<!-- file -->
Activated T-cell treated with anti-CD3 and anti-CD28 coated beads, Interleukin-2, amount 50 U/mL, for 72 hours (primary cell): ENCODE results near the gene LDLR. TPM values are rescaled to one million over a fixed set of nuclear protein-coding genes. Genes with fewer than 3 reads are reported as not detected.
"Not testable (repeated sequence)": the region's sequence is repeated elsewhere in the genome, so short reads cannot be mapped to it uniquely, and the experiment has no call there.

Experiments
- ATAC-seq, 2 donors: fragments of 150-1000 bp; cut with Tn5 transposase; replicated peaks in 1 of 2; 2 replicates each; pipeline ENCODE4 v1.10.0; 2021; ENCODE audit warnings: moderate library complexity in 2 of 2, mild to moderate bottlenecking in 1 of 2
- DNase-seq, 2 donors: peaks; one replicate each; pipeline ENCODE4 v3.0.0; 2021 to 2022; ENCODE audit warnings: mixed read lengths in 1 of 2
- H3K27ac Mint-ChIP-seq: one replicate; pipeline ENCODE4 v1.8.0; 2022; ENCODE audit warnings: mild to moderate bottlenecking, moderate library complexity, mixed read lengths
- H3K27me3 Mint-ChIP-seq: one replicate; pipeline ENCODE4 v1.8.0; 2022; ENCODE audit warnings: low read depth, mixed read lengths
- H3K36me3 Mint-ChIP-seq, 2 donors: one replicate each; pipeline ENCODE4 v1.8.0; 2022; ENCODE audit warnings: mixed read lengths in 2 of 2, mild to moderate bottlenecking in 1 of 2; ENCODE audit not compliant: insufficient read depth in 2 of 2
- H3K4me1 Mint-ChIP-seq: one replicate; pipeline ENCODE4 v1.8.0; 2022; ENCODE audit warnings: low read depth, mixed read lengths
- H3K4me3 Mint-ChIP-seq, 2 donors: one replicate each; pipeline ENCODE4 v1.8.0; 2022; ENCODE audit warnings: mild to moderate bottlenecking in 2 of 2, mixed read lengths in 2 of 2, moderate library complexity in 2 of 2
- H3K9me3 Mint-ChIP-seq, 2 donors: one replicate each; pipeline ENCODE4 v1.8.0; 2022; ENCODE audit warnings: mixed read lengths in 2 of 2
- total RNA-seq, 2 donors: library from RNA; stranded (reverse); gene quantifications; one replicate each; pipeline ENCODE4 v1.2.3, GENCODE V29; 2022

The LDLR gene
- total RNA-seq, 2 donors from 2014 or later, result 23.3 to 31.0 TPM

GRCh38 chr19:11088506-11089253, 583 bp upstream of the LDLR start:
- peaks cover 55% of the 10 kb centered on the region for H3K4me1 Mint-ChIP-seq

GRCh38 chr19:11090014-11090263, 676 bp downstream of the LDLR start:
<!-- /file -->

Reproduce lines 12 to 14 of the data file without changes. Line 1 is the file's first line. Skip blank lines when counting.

- total RNA-seq, 2 donors: library from RNA; stranded (reverse); gene quantifications; one replicate each; pipeline ENCODE4 v1.2.3, GENCODE V29; 2022

The LDLR gene
- total RNA-seq, 2 donors from 2014 or later, result 23.3 to 31.0 TPM